Having found that he moved more swiftly when farthest from the earth's surface, because the air was more rarefied and offered less resistance, Rob mounted upwards until the islands of Japan were mere specks visible through the clear, sunny atmosphere.
Then he began his eastward flight, the broad surface of the Pacific seeming like a blue cloud far beneath him.
16. Shipwrecked Mariners
Ample proof of Rob's careless and restless nature having been frankly placed before the reader in these pages, you will doubtless be surprised when I relate that during the next few hours our young gentleman suffered from a severe attack of homesickness, becoming as gloomy and unhappy in its duration as ever a homesick boy could be.
It may have been because he was just then cut off from all his fellow-creatures and even from the world itself; it may have been because he was satiated with marvels and with the almost absolute control over the powers which the Demon had conferred upon him; or it may have been because he was born and reared a hearty, healthy American boy, with a disposition to battle openly with the world and take his chances equally with his fellows, rather than be placed in such an exclusive position that no one could hope successfully to oppose him.
Perhaps he himself did not know what gave him this horrible attack of "the blues," but the truth is he took out his handkerchief and cried like a baby from very loneliness and misery.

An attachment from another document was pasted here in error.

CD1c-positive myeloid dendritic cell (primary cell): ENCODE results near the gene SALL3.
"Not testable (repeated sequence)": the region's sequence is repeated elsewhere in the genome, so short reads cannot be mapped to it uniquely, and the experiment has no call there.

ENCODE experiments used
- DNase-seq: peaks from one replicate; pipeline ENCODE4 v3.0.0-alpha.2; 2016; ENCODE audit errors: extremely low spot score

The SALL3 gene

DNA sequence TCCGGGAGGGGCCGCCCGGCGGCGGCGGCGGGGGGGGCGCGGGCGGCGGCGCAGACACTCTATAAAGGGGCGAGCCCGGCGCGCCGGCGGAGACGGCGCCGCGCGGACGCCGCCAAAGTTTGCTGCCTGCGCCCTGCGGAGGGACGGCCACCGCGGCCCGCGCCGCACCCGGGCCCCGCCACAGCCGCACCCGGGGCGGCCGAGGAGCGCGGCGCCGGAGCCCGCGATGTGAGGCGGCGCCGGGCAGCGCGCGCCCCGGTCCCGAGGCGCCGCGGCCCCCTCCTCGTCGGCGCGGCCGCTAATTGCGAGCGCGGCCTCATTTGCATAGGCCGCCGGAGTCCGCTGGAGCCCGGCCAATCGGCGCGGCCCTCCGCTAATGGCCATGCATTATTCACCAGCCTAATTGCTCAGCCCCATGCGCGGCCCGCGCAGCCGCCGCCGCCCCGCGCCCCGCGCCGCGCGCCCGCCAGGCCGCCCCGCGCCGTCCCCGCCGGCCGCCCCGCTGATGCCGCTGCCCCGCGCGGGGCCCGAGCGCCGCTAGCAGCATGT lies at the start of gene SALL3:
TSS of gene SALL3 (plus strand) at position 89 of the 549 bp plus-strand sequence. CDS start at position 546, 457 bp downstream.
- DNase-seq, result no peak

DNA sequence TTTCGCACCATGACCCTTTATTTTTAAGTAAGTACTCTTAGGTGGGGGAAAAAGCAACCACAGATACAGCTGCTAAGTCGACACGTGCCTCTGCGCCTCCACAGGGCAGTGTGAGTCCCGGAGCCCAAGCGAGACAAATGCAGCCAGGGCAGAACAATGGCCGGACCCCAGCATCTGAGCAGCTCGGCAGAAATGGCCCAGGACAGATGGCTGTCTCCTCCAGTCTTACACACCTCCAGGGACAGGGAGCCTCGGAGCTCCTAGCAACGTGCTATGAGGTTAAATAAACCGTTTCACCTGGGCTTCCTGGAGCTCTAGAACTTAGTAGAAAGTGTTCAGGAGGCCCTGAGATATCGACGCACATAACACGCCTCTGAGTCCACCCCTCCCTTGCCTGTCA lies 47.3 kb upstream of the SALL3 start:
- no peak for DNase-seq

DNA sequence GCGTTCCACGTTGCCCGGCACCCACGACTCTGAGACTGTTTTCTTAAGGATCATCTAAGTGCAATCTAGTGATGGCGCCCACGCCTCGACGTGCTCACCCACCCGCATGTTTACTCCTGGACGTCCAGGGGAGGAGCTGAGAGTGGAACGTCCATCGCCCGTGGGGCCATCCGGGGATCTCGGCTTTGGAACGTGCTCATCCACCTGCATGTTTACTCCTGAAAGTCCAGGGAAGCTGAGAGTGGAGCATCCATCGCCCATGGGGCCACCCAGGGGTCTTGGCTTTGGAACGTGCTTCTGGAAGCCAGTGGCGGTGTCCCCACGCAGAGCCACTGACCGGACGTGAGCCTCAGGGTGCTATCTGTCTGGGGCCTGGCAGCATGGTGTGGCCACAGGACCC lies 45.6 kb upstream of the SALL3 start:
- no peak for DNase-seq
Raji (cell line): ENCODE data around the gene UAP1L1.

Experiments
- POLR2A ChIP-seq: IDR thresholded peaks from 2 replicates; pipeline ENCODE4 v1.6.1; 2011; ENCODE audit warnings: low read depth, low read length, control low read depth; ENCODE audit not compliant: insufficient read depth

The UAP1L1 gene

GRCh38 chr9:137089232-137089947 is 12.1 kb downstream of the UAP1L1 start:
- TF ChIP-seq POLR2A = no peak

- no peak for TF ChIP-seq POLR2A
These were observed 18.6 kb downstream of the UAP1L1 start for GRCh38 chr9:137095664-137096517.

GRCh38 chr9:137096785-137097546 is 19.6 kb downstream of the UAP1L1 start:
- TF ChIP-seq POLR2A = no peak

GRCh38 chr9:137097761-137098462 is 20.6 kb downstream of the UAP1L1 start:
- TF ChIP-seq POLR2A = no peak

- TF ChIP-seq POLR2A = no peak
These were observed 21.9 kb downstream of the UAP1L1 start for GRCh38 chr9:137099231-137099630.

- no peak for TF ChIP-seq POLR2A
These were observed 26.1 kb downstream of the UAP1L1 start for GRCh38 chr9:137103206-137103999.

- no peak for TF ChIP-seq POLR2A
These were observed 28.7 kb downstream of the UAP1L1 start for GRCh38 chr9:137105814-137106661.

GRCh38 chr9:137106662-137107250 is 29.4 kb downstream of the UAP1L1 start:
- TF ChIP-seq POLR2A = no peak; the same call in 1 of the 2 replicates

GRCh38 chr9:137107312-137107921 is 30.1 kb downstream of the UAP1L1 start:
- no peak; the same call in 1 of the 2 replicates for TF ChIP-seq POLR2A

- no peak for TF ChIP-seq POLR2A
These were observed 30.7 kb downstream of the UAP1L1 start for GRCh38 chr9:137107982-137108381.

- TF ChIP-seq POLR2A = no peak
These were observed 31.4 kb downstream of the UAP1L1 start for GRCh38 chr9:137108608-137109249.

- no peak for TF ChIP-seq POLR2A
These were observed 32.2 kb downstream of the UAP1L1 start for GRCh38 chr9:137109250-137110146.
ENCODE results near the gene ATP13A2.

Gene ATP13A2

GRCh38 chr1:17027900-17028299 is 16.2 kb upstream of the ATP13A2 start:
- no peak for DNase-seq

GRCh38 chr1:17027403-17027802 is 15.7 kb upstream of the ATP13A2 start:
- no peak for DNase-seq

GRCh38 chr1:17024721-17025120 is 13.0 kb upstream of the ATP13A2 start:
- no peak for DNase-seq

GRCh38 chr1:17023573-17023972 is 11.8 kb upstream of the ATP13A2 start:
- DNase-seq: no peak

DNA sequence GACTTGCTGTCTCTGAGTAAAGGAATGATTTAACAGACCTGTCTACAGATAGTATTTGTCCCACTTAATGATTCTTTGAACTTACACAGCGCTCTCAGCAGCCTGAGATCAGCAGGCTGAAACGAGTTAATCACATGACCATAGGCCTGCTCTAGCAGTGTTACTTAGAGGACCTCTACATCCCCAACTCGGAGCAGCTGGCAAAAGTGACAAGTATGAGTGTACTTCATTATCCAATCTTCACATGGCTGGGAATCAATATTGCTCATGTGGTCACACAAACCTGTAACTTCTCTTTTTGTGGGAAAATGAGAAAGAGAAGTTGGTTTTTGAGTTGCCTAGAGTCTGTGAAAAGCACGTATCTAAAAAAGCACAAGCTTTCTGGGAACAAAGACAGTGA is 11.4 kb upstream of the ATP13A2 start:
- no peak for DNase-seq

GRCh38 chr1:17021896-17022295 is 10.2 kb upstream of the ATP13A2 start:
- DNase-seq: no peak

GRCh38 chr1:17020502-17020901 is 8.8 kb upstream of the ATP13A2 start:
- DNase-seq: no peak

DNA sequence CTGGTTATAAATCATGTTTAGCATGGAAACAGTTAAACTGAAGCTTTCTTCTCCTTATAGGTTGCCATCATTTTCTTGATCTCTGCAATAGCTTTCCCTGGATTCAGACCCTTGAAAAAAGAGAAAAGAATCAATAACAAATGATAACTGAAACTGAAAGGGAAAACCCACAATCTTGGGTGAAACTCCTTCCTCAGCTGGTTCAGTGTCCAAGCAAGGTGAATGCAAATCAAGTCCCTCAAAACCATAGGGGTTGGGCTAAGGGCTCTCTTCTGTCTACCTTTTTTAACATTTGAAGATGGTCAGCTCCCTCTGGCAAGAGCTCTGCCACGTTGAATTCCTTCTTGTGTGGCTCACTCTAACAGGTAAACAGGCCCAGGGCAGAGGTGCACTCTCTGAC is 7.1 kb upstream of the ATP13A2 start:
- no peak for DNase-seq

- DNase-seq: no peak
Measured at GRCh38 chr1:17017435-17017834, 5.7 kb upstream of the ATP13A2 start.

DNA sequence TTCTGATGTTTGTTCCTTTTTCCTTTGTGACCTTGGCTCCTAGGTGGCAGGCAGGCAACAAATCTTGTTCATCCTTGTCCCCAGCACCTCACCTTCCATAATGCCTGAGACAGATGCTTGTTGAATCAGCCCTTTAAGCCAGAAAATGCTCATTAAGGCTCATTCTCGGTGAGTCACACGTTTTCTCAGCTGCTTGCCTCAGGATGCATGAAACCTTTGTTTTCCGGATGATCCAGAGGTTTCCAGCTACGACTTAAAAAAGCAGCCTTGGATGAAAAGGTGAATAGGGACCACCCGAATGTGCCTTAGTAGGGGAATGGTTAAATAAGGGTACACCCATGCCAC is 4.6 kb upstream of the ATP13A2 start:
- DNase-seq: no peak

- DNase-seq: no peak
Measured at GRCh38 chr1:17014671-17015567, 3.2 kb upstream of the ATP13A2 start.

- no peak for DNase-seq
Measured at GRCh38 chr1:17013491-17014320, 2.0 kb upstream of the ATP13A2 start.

There was no one to see him, thank goodness! and the tears gave him considerable relief. He dried his eyes, made an honest struggle to regain his cheerfulness, and then muttered to himself:
"If I stay up here, like an air-bubble in the sky, I shall certainly go crazy. I suppose there's nothing but water to look at down below, but if I could only sight a ship, or even see a fish jump, it would do me no end of good."
Thereupon he descended until, as the ocean's surface same nearer and nearer, he discovered a tiny island lying almost directly underneath him. It was hardly big enough to make a dot on the biggest map, but a clump of trees grew in the central portion, while around the edges were jagged rocks protecting a sandy beach and a stretch of flower-strewn upland leading to the trees.
It looked beautiful from Rob's elevated position, and his spirits brightened at once.
"I'll drop down and pick a bouquet," he exclaimed, and a few moments later his feet touched the firm earth of the island.
But before he could gather a dozen of the brilliant flowers a glad shout reached his ears, and, looking up, he saw two men running towards him from the trees.
They were dressed in sailor fashion, but their clothing was reduced to rags and scarcely clung to their brown, skinny bodies. As they advanced they waved their arms wildly in the air and cried in joyful tones:
"A boat! a boat!"
Rob stared at them wonderingly, and had much ado to prevent the poor fellows from hugging him outright, so great was their joy at his appearance. One of them rolled upon the ground, laughing and crying by turns, while the other danced and cut capers until he became so exhausted that he sank down breathless beside his comrade.
"How came you here?" then inquired the boy, in pitying tones.
"We're shipwrecked American sailors from the bark 'Cynthia Jane,' which went down near here over a month ago," answered the smallest and thinnest of the two. "We escaped by clinging to a bit of wreckage and floated to this island, where we have nearly starved to death. Indeed, we now have eaten everything on the island that was eatable, and had your boat arrived a few days later you'd have found us lying dead upon the beach!"
Rob listened to this sad tale with real sympathy.
"But I didn't come here in a boat," said he.
The men sprang to their feet with white, scared faces.
"No boat!" they cried; "are you, too, shipwrecked?"
"No;" he answered. "I flew here through the air." And then he explained to them the wonderful electric traveling machine.